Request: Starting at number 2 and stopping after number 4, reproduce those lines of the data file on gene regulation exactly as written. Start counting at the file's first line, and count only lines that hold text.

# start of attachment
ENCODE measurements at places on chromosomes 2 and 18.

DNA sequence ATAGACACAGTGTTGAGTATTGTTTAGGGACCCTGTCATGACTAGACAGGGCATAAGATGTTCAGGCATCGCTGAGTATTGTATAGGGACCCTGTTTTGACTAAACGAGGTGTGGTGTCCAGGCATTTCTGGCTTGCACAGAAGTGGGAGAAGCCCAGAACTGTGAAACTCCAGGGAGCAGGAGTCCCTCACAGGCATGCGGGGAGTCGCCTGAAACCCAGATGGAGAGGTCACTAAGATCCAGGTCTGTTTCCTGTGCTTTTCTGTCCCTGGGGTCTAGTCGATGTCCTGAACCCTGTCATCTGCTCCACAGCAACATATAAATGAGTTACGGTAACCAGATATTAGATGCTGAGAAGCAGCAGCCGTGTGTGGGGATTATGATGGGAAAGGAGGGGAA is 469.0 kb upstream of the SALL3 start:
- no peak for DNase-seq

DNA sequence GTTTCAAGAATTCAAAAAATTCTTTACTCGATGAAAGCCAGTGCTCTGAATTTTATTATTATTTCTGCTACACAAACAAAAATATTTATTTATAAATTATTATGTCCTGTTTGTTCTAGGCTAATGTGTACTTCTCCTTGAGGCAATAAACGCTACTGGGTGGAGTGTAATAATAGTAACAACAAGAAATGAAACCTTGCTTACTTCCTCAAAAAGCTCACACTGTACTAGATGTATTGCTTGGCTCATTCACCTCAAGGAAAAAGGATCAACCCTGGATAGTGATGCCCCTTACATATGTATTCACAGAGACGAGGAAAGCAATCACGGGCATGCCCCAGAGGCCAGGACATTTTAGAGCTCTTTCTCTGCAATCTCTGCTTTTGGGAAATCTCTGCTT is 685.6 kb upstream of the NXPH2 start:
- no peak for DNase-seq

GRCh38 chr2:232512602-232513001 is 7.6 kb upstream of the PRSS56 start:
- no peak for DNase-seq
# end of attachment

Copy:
DNA sequence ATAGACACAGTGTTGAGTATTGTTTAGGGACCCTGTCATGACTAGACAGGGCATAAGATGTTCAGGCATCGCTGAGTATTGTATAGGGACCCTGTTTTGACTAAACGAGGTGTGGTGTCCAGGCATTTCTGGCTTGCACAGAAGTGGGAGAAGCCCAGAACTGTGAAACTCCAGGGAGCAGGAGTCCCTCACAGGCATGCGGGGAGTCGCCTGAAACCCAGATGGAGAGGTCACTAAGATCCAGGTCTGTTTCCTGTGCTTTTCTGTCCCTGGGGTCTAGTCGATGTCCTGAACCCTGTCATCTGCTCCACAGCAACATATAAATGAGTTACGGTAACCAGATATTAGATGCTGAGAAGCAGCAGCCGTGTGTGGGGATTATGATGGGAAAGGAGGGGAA is 469.0 kb upstream of the SALL3 start:
- no peak for DNase-seq

DNA sequence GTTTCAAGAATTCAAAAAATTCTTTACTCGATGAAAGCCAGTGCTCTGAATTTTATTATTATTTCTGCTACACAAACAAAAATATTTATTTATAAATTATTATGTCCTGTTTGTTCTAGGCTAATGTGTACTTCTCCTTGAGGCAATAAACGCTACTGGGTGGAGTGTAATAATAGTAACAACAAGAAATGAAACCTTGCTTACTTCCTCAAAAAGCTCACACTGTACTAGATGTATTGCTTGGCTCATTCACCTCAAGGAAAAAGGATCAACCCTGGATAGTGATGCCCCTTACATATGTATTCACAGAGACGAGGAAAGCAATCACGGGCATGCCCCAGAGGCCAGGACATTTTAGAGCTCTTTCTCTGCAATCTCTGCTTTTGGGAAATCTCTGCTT is 685.6 kb upstream of the NXPH2 start: